|Josh Goldstein on 1 Mar 2009 14:14:56 -0800|
The order of the bytes may be swapped according to the endian-ness.
The order of the bits within a byte never changes.
So, since this is an 8-byte number, you'd either have bits like this:
1 - 8, 8 - 16, ... , 50 - 58, 57 - 64
or you'd have
57 - 64, 50 - 58, ... , 8 - 16, 1 - 8
or in bytes, either
1, 2, ... , 7, 8
8, 7, ... , 2, 1
If you were reading/writing a 2 byte int followed by a 4 byte int, it'd probably be something like:
1, 2, 1, 2, 3, 4
2, 1, 4, 3, 2, 1
From: Casey Bralla <MailList@NerdWorld.org>
To: Philadelphia Linux User's Group Discussion List <email@example.com>
Sent: Sunday, March 1, 2009 3:03:13 PM
Subject: [PLUG] "Endian" Programming Question
I'm confused by the notion of "Big Endian" and "Little Endian" formats
(actually, I'm confused by a lot of things, but this is the most recent
manifestation <grin>) I was hoping someone on this list could help me better
I'm working on a Python application that will read info from some /proc files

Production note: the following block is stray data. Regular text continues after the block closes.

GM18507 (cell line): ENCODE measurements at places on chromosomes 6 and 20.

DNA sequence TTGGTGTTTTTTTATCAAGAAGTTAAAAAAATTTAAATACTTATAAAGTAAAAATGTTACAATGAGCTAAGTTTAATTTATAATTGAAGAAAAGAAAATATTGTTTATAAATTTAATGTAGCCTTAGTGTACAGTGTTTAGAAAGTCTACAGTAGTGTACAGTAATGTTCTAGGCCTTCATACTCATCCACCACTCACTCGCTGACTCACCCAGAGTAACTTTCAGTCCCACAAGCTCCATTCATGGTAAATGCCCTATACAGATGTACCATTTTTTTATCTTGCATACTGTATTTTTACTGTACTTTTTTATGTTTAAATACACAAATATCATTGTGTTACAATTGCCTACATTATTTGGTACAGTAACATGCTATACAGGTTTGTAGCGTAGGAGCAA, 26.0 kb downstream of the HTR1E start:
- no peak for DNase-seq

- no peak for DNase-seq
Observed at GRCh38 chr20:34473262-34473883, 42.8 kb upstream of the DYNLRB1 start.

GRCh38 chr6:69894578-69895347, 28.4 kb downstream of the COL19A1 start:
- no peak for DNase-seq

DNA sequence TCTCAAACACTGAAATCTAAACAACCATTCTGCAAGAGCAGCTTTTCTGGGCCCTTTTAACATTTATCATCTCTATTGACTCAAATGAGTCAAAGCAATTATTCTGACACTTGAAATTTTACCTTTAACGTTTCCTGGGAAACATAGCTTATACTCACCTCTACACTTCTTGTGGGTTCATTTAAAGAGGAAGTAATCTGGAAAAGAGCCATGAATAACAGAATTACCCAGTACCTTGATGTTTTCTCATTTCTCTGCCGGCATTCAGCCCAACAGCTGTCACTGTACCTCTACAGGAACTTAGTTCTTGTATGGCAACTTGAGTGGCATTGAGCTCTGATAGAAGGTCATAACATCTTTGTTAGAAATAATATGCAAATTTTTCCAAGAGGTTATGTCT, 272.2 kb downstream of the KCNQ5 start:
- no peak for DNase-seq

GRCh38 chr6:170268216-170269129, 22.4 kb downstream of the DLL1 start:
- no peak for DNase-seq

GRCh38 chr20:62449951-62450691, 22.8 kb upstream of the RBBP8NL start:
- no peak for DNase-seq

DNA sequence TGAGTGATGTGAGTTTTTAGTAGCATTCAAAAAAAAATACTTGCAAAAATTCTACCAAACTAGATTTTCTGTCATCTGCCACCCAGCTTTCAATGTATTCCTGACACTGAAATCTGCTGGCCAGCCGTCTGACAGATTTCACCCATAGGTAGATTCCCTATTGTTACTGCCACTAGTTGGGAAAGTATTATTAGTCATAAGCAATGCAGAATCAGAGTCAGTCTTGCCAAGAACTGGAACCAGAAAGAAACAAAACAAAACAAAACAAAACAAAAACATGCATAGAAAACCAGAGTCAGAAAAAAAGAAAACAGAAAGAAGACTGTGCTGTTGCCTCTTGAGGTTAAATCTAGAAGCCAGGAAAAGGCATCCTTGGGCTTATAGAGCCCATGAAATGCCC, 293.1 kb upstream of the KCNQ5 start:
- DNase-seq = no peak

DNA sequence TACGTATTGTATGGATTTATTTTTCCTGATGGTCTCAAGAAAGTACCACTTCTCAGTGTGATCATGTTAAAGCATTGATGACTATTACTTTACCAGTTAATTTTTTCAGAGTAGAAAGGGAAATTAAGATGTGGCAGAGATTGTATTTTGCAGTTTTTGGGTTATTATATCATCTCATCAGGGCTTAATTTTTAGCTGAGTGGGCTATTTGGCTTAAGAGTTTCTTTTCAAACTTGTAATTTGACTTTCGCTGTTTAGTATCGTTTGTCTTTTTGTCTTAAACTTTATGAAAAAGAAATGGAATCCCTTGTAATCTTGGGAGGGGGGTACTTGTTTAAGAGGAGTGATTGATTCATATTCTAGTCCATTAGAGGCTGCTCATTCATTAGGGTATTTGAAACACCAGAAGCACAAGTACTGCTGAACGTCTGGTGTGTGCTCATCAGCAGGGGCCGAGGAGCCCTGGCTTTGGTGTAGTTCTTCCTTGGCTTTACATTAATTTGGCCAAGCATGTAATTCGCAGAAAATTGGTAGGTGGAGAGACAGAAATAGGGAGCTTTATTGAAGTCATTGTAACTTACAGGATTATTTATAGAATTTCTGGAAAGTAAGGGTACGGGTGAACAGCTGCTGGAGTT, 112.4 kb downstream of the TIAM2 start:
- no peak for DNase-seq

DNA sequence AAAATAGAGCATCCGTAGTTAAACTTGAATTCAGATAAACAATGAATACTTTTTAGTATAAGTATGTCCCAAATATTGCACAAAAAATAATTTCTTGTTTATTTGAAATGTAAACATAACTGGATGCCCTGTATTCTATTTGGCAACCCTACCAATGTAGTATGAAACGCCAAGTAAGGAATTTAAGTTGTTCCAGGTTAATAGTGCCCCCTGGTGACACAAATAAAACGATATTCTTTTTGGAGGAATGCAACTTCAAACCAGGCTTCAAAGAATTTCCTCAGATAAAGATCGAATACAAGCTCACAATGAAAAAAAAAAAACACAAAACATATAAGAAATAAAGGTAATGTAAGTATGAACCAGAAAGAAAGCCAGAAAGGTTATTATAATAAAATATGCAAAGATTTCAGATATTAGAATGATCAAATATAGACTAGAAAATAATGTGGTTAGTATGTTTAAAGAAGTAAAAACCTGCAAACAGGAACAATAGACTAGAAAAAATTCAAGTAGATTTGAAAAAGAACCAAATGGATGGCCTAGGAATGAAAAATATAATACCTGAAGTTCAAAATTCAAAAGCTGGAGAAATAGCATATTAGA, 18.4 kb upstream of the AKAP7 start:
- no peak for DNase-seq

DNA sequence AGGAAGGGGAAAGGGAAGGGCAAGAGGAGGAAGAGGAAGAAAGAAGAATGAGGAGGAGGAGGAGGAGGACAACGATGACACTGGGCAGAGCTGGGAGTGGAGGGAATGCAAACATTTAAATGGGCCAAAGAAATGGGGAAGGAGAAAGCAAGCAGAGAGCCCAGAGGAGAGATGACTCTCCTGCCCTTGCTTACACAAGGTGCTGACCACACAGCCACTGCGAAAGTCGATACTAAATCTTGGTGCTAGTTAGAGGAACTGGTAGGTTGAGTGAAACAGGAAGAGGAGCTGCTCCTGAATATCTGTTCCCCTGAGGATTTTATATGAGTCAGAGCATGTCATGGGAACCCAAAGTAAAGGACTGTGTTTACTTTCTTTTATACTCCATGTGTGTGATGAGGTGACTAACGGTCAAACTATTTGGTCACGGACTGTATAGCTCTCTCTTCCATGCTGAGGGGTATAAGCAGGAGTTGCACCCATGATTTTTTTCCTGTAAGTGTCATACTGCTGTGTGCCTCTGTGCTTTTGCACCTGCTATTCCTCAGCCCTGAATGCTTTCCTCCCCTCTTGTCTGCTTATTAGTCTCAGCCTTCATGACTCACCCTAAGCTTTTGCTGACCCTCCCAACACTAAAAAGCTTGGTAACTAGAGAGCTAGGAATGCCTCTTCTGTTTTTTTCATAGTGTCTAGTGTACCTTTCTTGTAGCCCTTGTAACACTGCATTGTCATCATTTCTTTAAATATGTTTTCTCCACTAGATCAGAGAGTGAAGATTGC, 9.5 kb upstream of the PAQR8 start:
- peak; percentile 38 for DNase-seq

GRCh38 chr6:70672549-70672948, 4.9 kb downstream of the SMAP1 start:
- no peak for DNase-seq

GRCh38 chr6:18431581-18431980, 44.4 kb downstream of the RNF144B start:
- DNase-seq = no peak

and display where individual files are in physical memory. The
file /proc/pid/pagemap is a wealth of info, coded as a 64-bit number. From
the kernel text file:
* /proc/pid/pagemap. This file lets a userspace process find out which
physical frame each virtual page is mapped to. It contains one 64-bit
value for each virtual page, containing the following data (from
fs/proc/task_mmu.c, above pagemap_read):
* Bits 0-55 page frame number (PFN) if present
* Bits 0-4 swap type if swapped
* Bits 5-55 swap offset if swapped
* Bits 55-60 page shift (page size = 1<<page shift)
* Bit 61 reserved for future use
* Bit 62 page swapped
* Bit 63 page present
If the page is not present but in swap, then the PFN contains an
encoding of the swap file number and the page's offset into the
swap. Unmapped pages return a null PFN. This allows determining
precisely which pages are mapped (or in swap) and comparing mapped
pages between processes.
Since the pagemap data is a series of 64-bit long numbers, I thought I would
read it into a python string variable that is 8 characters long. Then I
could parse out the individual bits to get the Page Frame Numbers (PFN).
But here is where I'm confused: Is the "first" 8-bit character the "high"
bits for the PFN, or the "low" bits. Is the high bit within the character
the high bit for the PFN?
I eMailed the author of this kernel module, and he told me that the "endian"
nature of the data follows the format for the cpu, which is "Little Endian"
for x86's. OK, that's like saying it's written in Latin instead of Greek.
Can anybody help me figure this thing out?
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